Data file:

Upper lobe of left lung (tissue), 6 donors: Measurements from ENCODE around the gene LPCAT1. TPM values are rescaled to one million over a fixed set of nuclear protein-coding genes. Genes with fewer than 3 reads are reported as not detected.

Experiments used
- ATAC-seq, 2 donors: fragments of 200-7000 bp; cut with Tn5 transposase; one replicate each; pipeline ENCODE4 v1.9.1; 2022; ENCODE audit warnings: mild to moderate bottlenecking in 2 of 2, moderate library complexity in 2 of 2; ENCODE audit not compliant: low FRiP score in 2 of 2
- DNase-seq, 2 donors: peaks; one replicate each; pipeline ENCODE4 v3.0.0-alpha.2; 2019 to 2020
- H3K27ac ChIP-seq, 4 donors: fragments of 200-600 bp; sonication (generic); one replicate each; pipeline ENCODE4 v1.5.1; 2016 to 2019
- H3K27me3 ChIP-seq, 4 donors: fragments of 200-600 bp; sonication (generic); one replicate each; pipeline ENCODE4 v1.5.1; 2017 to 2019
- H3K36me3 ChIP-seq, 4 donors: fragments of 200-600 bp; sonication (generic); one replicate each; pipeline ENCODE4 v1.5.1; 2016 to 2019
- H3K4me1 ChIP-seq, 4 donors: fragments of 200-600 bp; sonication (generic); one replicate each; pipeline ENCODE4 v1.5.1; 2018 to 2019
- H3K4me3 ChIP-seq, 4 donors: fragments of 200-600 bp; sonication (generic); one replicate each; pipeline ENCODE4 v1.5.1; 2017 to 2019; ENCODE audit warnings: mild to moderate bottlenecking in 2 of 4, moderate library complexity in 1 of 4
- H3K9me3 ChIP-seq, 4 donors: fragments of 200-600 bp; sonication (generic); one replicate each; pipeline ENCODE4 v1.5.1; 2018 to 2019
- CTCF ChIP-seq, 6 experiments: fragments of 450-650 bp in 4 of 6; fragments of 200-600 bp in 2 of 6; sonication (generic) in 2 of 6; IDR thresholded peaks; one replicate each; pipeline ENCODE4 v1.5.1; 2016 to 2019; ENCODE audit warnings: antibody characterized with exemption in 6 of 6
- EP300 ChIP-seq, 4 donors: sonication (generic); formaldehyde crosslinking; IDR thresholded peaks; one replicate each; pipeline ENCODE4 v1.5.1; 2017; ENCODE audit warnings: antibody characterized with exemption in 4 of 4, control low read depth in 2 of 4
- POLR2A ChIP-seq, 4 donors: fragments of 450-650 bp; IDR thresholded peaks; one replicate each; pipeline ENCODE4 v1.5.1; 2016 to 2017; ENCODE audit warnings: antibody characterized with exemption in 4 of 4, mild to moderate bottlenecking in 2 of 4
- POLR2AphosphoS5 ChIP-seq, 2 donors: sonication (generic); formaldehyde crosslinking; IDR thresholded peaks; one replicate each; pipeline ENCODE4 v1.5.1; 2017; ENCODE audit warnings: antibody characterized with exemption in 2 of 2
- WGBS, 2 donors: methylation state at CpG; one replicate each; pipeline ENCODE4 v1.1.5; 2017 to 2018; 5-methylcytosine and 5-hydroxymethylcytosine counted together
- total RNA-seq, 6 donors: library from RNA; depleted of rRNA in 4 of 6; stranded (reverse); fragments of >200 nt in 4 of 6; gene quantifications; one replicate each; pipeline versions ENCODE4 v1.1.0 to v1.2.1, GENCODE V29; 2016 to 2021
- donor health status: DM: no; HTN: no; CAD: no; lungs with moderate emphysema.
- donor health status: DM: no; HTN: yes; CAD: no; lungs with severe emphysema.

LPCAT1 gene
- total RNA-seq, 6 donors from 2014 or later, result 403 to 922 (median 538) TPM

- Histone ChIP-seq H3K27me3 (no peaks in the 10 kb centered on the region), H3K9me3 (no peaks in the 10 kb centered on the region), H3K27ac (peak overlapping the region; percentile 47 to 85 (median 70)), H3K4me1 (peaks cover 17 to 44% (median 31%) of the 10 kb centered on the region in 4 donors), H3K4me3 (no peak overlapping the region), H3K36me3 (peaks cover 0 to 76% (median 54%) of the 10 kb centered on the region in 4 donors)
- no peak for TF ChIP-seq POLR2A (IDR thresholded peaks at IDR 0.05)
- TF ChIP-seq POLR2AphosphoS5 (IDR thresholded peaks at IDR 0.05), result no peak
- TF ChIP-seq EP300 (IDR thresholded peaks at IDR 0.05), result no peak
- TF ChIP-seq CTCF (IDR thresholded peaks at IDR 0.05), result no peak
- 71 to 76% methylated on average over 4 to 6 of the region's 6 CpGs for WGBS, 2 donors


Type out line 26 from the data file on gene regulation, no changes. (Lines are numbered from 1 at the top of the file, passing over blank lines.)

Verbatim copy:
- 71 to 76% methylated on average over 4 to 6 of the region's 6 CpGs for WGBS, 2 donors